The Ontario native was drafted in the 16th round of the 2010 draft and is viewed by some as an interesting sleeper. Reportedly an impressive defender, a skilled base-runner (19 steals, never caught in the GCL this year, he was 4 for 5 in Bluefield) and able to draw a walk (24 in 42 games), Pompey does need to increase his contact rate to really put himself on the map, but he has plenty of time. He struggled to put the bat on the ball after his August 10 promotion to Bluefield, but the good eye continued to be apparent. look for him back there in 2012.

5. Santiago Nessy, C, 18, 6'2" - 230
The conundrum with Nessy is obvious - can a guy his size stay behind the plate?  That which constitutes solid offensive development for a catcher can become very mediocre if that same player is at 1B or DH. At this point Nessy has doubles power and strikes out far too often, but he had a respectable OPS for a Venezuelan bonus baby playing in his first year stateside. Given what they paid him, the jays surely see something in him but my guess is by the time he hits Dunedin, the tools of ignorance will be in his past.

6. Jorge Vega-Rosado, SS/2B, 19, 5'8" - 175
AKA Chino Vega (which I shall henceforth call him so get used to it). Vega would seem, at first glance, to be an insignificant guy. A slender 5'8" guy drafted in the 28th round, how good could he be, right? Well, the Jays thought enough of his potential to give him a offer for $200,000 which enticed him out of college by mid-June.  Playing mostly 2B out of deference to Thon, Vega rewarded that decision with solid contact (.317 BA) respectable pop and solid speed (22 SB in 26 attempts) while playing reportedly solid defense. Little guys will always have to earn respect but Vega has nothing to apologize for so far.

Others to watch: Nico Taylor (OF), Justin Atkinson (3B/SS), and Seth Conner (3B)

Turning to the pitchers . . .

1. Adonys Cardona, RHSP, 17
The Venezuelan bonus baby - recipient of a #2.8 million contract in 2010 - was not lights out this year, his first in the states, but it was more than respectable for a 17 year old who's clearly the brightest light among pitchers on this roster. The figure to look at here, rather than ERA, is the almost 3:1 ratio of K's to walks. He also struck out more than a hitter per IP and had a solid ground out ratio. He's overshadowed by the plethora of more advances pitching prospects in the system so far, which is proper - but don'tforget his name.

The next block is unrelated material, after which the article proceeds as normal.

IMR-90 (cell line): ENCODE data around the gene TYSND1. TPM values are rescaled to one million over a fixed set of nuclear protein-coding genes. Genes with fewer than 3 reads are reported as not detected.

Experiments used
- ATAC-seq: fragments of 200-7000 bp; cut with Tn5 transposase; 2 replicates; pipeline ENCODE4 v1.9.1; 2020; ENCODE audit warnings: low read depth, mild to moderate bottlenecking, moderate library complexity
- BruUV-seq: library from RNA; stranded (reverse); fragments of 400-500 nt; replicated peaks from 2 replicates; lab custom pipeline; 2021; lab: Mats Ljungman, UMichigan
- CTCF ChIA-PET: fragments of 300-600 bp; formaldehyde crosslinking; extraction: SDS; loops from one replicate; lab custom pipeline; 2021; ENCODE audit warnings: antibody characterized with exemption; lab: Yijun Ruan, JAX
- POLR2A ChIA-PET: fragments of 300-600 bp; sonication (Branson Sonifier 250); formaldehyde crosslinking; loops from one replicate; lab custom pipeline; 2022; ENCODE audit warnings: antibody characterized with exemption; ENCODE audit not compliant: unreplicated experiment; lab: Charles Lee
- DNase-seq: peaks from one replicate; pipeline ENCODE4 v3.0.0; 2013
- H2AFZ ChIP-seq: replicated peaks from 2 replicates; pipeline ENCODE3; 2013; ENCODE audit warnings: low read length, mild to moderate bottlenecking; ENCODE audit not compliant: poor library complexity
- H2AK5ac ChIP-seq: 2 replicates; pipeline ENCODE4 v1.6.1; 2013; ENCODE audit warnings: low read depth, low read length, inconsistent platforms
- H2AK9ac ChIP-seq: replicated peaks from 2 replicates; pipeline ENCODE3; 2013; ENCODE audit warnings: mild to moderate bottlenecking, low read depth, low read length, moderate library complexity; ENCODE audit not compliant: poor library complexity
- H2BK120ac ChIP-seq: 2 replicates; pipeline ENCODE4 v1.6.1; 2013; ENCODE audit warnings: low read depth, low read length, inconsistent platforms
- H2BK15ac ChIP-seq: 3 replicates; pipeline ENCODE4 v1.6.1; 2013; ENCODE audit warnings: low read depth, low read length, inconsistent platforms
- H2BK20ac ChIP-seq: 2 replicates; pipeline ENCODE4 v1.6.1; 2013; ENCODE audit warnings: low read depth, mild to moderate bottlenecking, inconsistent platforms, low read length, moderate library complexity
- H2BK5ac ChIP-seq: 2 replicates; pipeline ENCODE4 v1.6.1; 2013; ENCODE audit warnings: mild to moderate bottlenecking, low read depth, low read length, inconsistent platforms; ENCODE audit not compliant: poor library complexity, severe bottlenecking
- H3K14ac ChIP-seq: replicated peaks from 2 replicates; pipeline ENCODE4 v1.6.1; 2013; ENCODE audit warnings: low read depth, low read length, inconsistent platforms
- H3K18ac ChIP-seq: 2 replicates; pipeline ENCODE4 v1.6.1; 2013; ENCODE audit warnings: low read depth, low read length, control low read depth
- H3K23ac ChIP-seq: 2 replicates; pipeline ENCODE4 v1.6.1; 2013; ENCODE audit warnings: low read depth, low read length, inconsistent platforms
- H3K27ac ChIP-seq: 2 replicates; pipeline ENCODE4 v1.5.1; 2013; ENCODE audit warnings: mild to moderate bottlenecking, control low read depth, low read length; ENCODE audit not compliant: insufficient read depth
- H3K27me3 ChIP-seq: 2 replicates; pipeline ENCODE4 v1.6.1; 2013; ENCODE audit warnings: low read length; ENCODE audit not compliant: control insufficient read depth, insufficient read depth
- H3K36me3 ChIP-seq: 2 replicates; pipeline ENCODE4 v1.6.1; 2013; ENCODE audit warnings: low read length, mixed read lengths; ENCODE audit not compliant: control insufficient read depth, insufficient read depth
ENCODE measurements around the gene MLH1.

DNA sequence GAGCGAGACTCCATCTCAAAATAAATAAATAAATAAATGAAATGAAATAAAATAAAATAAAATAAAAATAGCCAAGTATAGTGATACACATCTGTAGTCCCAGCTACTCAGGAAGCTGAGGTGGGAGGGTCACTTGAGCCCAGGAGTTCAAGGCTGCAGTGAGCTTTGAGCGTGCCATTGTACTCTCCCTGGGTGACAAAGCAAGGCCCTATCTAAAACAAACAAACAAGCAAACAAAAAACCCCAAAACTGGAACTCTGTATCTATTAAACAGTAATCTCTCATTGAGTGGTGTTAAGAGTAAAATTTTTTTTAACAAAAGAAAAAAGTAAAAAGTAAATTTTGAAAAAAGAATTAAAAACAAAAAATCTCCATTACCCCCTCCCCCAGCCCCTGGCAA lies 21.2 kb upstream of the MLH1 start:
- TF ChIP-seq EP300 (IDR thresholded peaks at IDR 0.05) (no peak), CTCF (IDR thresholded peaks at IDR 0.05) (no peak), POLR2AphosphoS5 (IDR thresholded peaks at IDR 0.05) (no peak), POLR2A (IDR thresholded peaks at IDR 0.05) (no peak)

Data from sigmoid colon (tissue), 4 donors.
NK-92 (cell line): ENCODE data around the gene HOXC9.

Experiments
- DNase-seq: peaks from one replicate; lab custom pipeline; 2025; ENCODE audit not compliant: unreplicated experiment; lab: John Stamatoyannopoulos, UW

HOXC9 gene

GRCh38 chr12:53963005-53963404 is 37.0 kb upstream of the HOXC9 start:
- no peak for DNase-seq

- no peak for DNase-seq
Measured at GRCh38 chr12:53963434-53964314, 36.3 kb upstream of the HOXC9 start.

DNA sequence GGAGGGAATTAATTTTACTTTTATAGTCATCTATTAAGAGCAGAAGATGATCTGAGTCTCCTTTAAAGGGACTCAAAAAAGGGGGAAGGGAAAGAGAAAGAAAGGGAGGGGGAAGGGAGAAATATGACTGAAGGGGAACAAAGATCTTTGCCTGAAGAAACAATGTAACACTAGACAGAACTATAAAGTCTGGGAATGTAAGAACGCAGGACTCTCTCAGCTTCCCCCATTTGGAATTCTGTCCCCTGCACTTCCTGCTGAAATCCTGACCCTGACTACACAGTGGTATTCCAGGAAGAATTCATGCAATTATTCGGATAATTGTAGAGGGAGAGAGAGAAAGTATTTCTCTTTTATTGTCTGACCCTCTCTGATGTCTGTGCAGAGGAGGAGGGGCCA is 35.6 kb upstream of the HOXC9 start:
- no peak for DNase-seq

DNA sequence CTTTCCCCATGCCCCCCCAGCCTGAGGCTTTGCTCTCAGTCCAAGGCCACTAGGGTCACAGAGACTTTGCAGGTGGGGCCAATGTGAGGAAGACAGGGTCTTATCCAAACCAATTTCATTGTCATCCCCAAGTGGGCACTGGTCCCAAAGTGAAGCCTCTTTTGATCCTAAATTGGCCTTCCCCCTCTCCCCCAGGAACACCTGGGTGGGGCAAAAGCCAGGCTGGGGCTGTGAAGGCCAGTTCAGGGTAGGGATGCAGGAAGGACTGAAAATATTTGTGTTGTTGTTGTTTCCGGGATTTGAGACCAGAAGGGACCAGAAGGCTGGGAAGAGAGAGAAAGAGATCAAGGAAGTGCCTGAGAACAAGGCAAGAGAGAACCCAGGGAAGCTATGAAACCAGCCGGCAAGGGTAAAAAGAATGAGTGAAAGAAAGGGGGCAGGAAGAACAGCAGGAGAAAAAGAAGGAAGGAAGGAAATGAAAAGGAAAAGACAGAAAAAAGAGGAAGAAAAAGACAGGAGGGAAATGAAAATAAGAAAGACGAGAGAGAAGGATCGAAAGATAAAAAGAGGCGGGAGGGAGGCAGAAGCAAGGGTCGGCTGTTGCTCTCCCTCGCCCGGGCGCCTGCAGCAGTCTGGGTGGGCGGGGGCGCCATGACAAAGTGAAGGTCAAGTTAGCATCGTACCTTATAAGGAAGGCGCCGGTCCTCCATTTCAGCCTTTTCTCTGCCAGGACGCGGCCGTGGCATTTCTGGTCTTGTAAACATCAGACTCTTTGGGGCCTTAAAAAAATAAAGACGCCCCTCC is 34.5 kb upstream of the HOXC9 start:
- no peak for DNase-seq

2. Griffin Murphy, LHSP, 20, 6'3" - 200
Murphy was selected as a highly regarded 2nd round pick in 2010 and had an inconsistent year overall in 2011, especially for a pitcher who was 20 on opening day in the GCL. Some of his ending numbers were respectable, but the opposition made too much contact against him.  On this squad, he remains highly ranked because of his draft status, but as he advances he will have to step up his game if he wants to remain in the "best of" conversations.

3. Joe Musgrove, RHSP, 18, 6'5" 230
Musgrove was the Blue Jays third overall pick in this years draft, and signed quickly. Mostly regarded as something of a sign-ability reach, that doesn't mean he's without talent. Musgrove put up a WHIP under 1.00 in the GCL and a solid BAA. That combined with his draft position earns him this much respect.

4. Tucker Jensen, 22, 6'2" - 205
Jensen was signed as an undrafted free agent out of the independent leagues and the climb for such players is always incredibly steep and few there be that make it. Jensen was moved to higher levels twice and stumbled each time, but - while he was old for the GCL - his stats there clearly outpaced those of anyone else on his team and absent another highly regarded teammate with a significant sample size, I'll tip my metaphorical cap to him here. 

Other names you might hear again: Colby Brussard (RHRP), Jeremy Gabryszwski (RHSP), Randall Thompson (RHSP)

Combined ranking:
1. Cardona
2. Anderson
3. Thon
4. Murphy
5. Musgrove
6. Arce
7. Pompey
8. Nessy
9. Vega
10. Jensen

Next up: The Bluefield Blue Jays

1 comment:

jerkstore said...

Thanks for doing these write ups. very helpful in trying to keep an eye on the lower levels.